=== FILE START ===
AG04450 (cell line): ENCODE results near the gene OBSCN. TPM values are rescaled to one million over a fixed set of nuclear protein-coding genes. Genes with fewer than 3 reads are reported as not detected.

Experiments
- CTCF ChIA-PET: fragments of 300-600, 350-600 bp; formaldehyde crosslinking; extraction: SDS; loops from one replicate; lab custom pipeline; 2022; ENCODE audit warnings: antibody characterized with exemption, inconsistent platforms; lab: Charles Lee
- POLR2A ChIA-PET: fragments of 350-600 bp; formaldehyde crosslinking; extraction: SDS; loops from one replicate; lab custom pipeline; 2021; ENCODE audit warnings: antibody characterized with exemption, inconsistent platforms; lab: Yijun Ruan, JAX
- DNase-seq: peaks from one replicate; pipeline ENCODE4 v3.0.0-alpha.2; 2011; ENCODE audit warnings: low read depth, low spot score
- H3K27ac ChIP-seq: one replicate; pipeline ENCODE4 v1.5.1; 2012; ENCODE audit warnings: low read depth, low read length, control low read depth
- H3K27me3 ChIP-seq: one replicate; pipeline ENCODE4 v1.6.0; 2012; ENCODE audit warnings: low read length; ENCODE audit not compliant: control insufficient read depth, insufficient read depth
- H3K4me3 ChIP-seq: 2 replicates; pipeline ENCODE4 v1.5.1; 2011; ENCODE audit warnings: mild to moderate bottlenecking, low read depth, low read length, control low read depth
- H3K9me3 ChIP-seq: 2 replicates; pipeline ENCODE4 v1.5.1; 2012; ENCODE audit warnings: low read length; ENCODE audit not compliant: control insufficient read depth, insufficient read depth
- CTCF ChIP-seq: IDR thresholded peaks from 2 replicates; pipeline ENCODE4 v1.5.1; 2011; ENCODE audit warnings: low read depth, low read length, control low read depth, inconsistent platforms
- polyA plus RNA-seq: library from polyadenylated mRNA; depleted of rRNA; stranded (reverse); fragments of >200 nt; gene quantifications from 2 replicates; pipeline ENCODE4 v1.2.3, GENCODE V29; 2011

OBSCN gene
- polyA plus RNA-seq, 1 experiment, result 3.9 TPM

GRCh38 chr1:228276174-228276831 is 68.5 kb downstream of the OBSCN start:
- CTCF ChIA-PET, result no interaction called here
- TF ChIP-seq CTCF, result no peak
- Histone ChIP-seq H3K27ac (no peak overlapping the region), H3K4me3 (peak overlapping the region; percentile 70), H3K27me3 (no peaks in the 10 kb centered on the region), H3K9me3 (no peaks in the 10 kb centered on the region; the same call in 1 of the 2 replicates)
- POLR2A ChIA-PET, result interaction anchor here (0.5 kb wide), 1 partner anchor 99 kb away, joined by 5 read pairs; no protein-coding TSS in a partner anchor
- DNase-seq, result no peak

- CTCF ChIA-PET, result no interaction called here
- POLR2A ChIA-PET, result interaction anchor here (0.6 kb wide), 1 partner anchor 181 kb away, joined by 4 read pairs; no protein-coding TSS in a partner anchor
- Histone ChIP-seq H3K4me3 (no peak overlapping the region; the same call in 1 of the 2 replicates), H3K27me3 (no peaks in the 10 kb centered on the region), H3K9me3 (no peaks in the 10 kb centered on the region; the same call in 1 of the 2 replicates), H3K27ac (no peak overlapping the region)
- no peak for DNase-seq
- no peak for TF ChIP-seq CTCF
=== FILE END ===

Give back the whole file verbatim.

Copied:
AG04450 (cell line): ENCODE results near the gene OBSCN. TPM values are rescaled to one million over a fixed set of nuclear protein-coding genes. Genes with fewer than 3 reads are reported as not detected.

Experiments
- CTCF ChIA-PET: fragments of 300-600, 350-600 bp; formaldehyde crosslinking; extraction: SDS; loops from one replicate; lab custom pipeline; 2022; ENCODE audit warnings: antibody characterized with exemption, inconsistent platforms; lab: Charles Lee
- POLR2A ChIA-PET: fragments of 350-600 bp; formaldehyde crosslinking; extraction: SDS; loops from one replicate; lab custom pipeline; 2021; ENCODE audit warnings: antibody characterized with exemption, inconsistent platforms; lab: Yijun Ruan, JAX
- DNase-seq: peaks from one replicate; pipeline ENCODE4 v3.0.0-alpha.2; 2011; ENCODE audit warnings: low read depth, low spot score
- H3K27ac ChIP-seq: one replicate; pipeline ENCODE4 v1.5.1; 2012; ENCODE audit warnings: low read depth, low read length, control low read depth
- H3K27me3 ChIP-seq: one replicate; pipeline ENCODE4 v1.6.0; 2012; ENCODE audit warnings: low read length; ENCODE audit not compliant: control insufficient read depth, insufficient read depth
- H3K4me3 ChIP-seq: 2 replicates; pipeline ENCODE4 v1.5.1; 2011; ENCODE audit warnings: mild to moderate bottlenecking, low read depth, low read length, control low read depth
- H3K9me3 ChIP-seq: 2 replicates; pipeline ENCODE4 v1.5.1; 2012; ENCODE audit warnings: low read length; ENCODE audit not compliant: control insufficient read depth, insufficient read depth
- CTCF ChIP-seq: IDR thresholded peaks from 2 replicates; pipeline ENCODE4 v1.5.1; 2011; ENCODE audit warnings: low read depth, low read length, control low read depth, inconsistent platforms
- polyA plus RNA-seq: library from polyadenylated mRNA; depleted of rRNA; stranded (reverse); fragments of >200 nt; gene quantifications from 2 replicates; pipeline ENCODE4 v1.2.3, GENCODE V29; 2011

OBSCN gene
- polyA plus RNA-seq, 1 experiment, result 3.9 TPM

GRCh38 chr1:228276174-228276831 is 68.5 kb downstream of the OBSCN start:
- CTCF ChIA-PET, result no interaction called here
- TF ChIP-seq CTCF, result no peak
- Histone ChIP-seq H3K27ac (no peak overlapping the region), H3K4me3 (peak overlapping the region; percentile 70), H3K27me3 (no peaks in the 10 kb centered on the region), H3K9me3 (no peaks in the 10 kb centered on the region; the same call in 1 of the 2 replicates)
- POLR2A ChIA-PET, result interaction anchor here (0.5 kb wide), 1 partner anchor 99 kb away, joined by 5 read pairs; no protein-coding TSS in a partner anchor
- DNase-seq, result no peak

- CTCF ChIA-PET, result no interaction called here
- POLR2A ChIA-PET, result interaction anchor here (0.6 kb wide), 1 partner anchor 181 kb away, joined by 4 read pairs; no protein-coding TSS in a partner anchor
- Histone ChIP-seq H3K4me3 (no peak overlapping the region; the same call in 1 of the 2 replicates), H3K27me3 (no peaks in the 10 kb centered on the region), H3K9me3 (no peaks in the 10 kb centered on the region; the same call in 1 of the 2 replicates), H3K27ac (no peak overlapping the region)
- no peak for DNase-seq
- no peak for TF ChIP-seq CTCF